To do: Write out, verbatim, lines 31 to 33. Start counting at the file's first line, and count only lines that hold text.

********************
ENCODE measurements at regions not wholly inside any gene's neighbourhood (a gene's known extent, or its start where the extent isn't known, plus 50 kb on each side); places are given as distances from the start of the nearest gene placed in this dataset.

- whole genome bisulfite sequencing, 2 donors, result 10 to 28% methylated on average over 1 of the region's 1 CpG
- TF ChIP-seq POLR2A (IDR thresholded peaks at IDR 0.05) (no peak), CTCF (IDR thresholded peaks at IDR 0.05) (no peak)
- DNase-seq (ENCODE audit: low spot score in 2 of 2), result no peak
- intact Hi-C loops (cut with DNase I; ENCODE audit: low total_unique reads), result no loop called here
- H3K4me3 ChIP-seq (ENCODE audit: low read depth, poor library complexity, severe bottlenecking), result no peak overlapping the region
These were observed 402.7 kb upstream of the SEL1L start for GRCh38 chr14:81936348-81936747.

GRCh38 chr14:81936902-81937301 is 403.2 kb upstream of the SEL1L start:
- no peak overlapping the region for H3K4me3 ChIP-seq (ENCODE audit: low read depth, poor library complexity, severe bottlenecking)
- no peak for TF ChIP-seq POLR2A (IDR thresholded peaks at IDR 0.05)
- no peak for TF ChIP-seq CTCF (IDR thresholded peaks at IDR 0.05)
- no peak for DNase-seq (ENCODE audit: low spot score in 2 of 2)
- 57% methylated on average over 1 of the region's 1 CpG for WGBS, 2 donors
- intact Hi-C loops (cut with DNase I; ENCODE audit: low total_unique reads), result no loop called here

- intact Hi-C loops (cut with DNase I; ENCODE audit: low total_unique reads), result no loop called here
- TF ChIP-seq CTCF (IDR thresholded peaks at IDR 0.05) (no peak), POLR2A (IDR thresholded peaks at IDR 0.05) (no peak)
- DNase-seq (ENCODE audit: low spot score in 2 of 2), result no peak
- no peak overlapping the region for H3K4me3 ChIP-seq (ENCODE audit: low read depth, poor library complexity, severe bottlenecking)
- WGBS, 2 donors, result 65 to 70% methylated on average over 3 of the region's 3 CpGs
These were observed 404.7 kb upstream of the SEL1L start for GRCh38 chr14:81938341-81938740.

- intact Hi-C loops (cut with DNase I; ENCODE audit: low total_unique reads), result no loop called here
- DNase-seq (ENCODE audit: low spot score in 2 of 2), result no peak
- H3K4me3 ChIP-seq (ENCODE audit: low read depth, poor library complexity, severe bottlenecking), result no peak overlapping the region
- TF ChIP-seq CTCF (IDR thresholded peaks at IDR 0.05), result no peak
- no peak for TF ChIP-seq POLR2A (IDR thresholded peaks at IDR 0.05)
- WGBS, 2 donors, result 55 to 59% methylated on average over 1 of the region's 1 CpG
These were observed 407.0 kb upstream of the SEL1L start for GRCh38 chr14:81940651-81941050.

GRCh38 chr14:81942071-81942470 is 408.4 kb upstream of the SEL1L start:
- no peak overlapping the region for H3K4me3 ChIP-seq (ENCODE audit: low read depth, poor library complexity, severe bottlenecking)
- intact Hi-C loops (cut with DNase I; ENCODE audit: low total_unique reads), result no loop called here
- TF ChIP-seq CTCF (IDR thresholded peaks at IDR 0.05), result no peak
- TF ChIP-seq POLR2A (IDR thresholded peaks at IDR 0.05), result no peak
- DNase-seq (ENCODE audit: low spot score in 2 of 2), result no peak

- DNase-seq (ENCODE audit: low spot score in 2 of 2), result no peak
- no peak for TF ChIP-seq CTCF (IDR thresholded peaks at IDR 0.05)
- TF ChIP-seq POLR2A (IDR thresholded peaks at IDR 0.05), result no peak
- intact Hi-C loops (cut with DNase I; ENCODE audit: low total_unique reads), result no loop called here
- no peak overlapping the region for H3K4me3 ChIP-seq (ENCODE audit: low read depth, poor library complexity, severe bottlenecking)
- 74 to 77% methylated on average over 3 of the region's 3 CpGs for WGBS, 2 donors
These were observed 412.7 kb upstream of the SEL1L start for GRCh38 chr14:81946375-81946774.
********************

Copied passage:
- TF ChIP-seq CTCF (IDR thresholded peaks at IDR 0.05), result no peak
- TF ChIP-seq POLR2A (IDR thresholded peaks at IDR 0.05), result no peak
- DNase-seq (ENCODE audit: low spot score in 2 of 2), result no peak